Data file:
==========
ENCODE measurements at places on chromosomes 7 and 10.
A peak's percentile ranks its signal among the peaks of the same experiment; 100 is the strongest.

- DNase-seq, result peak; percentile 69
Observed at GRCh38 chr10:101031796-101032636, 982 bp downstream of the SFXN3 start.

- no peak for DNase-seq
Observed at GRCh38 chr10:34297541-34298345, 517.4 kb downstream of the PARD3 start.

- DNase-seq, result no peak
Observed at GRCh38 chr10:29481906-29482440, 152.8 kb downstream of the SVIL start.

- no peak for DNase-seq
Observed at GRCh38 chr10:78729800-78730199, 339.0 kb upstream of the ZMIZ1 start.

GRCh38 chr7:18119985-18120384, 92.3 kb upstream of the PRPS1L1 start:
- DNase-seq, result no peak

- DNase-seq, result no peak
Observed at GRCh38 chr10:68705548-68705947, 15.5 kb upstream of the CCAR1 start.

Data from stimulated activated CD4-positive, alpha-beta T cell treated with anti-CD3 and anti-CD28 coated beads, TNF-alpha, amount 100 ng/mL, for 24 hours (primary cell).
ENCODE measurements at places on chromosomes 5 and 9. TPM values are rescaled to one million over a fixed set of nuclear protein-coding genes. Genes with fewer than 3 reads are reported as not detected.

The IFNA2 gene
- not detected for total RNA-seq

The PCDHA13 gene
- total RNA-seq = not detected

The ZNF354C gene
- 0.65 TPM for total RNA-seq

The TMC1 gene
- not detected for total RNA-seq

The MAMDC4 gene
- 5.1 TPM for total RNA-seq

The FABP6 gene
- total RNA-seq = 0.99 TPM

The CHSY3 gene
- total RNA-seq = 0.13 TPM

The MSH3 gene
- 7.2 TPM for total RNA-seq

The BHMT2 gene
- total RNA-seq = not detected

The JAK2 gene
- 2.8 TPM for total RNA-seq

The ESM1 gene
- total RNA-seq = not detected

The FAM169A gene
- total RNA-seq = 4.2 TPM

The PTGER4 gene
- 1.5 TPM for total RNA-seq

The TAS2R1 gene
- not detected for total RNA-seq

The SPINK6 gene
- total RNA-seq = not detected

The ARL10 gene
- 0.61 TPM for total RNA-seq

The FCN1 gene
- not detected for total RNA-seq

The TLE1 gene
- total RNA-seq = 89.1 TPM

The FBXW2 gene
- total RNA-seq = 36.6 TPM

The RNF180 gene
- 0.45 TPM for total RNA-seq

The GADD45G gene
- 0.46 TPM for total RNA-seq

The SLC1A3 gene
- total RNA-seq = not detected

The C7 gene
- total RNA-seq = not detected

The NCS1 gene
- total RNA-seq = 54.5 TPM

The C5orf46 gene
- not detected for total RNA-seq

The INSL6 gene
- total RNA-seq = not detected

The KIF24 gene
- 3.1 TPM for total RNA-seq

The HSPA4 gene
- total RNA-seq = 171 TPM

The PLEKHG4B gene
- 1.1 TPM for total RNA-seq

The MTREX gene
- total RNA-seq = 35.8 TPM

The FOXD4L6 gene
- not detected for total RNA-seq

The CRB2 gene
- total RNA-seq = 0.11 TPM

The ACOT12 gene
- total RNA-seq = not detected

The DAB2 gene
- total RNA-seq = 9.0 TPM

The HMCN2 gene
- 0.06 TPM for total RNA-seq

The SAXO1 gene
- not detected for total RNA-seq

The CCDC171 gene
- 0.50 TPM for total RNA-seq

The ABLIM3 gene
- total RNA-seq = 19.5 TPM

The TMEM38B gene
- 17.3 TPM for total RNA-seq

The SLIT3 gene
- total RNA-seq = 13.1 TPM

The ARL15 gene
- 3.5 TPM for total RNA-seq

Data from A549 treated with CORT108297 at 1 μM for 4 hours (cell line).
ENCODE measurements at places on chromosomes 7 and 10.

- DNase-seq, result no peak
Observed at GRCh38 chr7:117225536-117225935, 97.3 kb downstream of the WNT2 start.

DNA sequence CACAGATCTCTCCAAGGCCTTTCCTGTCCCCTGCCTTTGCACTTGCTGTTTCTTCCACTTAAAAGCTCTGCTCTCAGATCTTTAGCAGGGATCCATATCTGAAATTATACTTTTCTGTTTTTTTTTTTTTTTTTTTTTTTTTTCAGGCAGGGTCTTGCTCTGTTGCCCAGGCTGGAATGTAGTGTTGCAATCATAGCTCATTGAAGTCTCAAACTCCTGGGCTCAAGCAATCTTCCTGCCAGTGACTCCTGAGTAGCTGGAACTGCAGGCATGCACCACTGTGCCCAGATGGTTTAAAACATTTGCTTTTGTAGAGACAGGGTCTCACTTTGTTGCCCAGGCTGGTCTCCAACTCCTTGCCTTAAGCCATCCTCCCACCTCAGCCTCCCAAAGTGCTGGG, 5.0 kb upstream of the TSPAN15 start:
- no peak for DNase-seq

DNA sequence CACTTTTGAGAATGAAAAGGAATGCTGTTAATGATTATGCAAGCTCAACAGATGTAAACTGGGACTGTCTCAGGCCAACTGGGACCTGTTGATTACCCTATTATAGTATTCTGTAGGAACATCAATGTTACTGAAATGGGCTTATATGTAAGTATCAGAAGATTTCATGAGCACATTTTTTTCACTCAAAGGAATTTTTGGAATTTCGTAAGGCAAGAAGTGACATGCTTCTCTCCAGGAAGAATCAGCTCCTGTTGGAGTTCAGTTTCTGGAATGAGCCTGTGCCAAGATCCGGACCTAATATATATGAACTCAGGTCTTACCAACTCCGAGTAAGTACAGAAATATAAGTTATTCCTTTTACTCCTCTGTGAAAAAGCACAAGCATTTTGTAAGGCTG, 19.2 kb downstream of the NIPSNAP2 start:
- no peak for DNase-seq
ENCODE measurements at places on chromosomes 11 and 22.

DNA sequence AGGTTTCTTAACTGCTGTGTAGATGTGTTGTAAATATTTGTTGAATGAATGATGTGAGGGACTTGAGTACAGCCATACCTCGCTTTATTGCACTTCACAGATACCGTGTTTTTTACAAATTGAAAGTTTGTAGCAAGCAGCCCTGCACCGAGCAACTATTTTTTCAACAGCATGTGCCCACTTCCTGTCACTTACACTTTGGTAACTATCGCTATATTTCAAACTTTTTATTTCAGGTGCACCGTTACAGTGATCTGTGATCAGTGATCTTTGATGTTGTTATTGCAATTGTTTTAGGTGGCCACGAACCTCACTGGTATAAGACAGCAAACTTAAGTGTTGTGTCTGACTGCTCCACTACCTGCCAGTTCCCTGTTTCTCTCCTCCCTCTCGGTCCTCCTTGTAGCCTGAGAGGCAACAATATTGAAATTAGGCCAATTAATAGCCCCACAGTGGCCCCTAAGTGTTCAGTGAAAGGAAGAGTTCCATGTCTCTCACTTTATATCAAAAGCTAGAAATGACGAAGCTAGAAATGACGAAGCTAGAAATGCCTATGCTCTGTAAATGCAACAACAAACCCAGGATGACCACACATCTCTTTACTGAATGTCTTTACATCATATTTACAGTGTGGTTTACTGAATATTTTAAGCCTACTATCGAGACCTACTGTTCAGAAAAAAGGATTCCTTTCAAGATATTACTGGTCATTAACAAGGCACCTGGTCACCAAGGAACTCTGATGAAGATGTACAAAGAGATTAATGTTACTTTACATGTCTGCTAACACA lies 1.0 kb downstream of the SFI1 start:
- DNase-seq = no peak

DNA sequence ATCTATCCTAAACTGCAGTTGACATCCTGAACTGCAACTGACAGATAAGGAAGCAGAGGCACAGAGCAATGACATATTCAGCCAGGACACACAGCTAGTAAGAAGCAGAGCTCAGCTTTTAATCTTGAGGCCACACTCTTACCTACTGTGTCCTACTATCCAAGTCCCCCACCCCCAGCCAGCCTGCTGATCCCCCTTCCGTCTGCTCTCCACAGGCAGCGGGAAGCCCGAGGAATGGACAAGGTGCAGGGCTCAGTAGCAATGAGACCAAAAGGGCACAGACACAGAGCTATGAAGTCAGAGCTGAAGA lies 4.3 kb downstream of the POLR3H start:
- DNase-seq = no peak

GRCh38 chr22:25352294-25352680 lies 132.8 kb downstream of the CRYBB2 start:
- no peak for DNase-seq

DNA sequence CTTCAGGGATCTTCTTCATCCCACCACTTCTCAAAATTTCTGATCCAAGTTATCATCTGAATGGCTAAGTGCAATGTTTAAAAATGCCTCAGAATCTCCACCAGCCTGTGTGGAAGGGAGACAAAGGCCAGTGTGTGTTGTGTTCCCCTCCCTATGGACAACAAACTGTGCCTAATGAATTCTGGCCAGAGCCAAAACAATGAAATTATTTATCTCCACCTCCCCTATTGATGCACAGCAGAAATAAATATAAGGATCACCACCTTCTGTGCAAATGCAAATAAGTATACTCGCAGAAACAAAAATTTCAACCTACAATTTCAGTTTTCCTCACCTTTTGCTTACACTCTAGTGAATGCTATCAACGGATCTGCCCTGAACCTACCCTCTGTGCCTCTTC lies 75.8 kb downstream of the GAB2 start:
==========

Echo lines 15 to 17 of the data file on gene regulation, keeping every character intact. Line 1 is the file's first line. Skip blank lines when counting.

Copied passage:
Data from stimulated activated CD4-positive, alpha-beta T cell treated with anti-CD3 and anti-CD28 coated beads, TNF-alpha, amount 100 ng/mL, for 24 hours (primary cell).
ENCODE measurements at places on chromosomes 5 and 9. TPM values are rescaled to one million over a fixed set of nuclear protein-coding genes. Genes with fewer than 3 reads are reported as not detected.

The IFNA2 gene